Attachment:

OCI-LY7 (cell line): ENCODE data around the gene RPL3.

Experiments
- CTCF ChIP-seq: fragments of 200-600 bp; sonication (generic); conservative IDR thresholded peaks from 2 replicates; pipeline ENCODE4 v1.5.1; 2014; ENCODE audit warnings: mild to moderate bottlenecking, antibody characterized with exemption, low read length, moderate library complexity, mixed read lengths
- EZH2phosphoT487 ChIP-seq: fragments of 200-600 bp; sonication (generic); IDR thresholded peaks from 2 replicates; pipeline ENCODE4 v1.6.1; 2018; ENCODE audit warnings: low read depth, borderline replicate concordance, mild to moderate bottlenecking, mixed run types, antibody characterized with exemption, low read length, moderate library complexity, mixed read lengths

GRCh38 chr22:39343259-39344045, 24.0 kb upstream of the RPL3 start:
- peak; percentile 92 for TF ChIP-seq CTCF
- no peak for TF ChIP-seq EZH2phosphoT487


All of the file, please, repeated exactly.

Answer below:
OCI-LY7 (cell line): ENCODE data around the gene RPL3.

Experiments
- CTCF ChIP-seq: fragments of 200-600 bp; sonication (generic); conservative IDR thresholded peaks from 2 replicates; pipeline ENCODE4 v1.5.1; 2014; ENCODE audit warnings: mild to moderate bottlenecking, antibody characterized with exemption, low read length, moderate library complexity, mixed read lengths
- EZH2phosphoT487 ChIP-seq: fragments of 200-600 bp; sonication (generic); IDR thresholded peaks from 2 replicates; pipeline ENCODE4 v1.6.1; 2018; ENCODE audit warnings: low read depth, borderline replicate concordance, mild to moderate bottlenecking, mixed run types, antibody characterized with exemption, low read length, moderate library complexity, mixed read lengths

GRCh38 chr22:39343259-39344045, 24.0 kb upstream of the RPL3 start:
- peak; percentile 92 for TF ChIP-seq CTCF
- no peak for TF ChIP-seq EZH2phosphoT487